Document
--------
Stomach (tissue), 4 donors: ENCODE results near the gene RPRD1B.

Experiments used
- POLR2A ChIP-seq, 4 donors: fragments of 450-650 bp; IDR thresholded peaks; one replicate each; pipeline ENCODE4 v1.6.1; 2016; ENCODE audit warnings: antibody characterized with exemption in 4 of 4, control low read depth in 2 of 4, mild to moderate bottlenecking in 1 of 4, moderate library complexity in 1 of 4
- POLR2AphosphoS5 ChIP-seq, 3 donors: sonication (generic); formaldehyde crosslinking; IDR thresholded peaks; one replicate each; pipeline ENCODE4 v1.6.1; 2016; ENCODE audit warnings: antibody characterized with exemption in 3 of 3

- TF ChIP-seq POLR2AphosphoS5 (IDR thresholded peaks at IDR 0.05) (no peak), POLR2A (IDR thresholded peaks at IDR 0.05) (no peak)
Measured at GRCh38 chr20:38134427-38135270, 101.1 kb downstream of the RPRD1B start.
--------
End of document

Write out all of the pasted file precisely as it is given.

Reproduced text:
Stomach (tissue), 4 donors: ENCODE results near the gene RPRD1B.

Experiments used
- POLR2A ChIP-seq, 4 donors: fragments of 450-650 bp; IDR thresholded peaks; one replicate each; pipeline ENCODE4 v1.6.1; 2016; ENCODE audit warnings: antibody characterized with exemption in 4 of 4, control low read depth in 2 of 4, mild to moderate bottlenecking in 1 of 4, moderate library complexity in 1 of 4
- POLR2AphosphoS5 ChIP-seq, 3 donors: sonication (generic); formaldehyde crosslinking; IDR thresholded peaks; one replicate each; pipeline ENCODE4 v1.6.1; 2016; ENCODE audit warnings: antibody characterized with exemption in 3 of 3

- TF ChIP-seq POLR2AphosphoS5 (IDR thresholded peaks at IDR 0.05) (no peak), POLR2A (IDR thresholded peaks at IDR 0.05) (no peak)
Measured at GRCh38 chr20:38134427-38135270, 101.1 kb downstream of the RPRD1B start.